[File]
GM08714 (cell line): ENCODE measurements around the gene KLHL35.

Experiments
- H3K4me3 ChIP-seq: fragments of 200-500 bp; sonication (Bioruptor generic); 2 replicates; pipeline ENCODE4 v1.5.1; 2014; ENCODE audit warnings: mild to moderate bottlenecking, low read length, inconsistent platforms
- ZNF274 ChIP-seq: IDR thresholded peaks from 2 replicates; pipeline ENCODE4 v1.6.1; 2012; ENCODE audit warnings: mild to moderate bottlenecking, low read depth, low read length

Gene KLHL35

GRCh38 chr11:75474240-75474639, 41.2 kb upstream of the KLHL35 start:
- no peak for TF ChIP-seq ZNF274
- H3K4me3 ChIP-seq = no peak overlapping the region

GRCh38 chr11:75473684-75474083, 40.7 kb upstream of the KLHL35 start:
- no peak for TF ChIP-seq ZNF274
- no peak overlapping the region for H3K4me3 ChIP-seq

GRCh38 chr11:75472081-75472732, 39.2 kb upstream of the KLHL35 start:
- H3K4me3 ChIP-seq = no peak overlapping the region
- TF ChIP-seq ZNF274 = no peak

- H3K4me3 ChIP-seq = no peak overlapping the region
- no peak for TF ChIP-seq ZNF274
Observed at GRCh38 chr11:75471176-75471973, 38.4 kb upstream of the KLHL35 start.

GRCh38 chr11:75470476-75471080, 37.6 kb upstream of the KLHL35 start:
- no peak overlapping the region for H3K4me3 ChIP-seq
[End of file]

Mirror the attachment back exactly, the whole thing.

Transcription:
GM08714 (cell line): ENCODE measurements around the gene KLHL35.

Experiments
- H3K4me3 ChIP-seq: fragments of 200-500 bp; sonication (Bioruptor generic); 2 replicates; pipeline ENCODE4 v1.5.1; 2014; ENCODE audit warnings: mild to moderate bottlenecking, low read length, inconsistent platforms
- ZNF274 ChIP-seq: IDR thresholded peaks from 2 replicates; pipeline ENCODE4 v1.6.1; 2012; ENCODE audit warnings: mild to moderate bottlenecking, low read depth, low read length

Gene KLHL35

GRCh38 chr11:75474240-75474639, 41.2 kb upstream of the KLHL35 start:
- no peak for TF ChIP-seq ZNF274
- H3K4me3 ChIP-seq = no peak overlapping the region

GRCh38 chr11:75473684-75474083, 40.7 kb upstream of the KLHL35 start:
- no peak for TF ChIP-seq ZNF274
- no peak overlapping the region for H3K4me3 ChIP-seq

GRCh38 chr11:75472081-75472732, 39.2 kb upstream of the KLHL35 start:
- H3K4me3 ChIP-seq = no peak overlapping the region
- TF ChIP-seq ZNF274 = no peak

- H3K4me3 ChIP-seq = no peak overlapping the region
- no peak for TF ChIP-seq ZNF274
Observed at GRCh38 chr11:75471176-75471973, 38.4 kb upstream of the KLHL35 start.

GRCh38 chr11:75470476-75471080, 37.6 kb upstream of the KLHL35 start:
- no peak overlapping the region for H3K4me3 ChIP-seq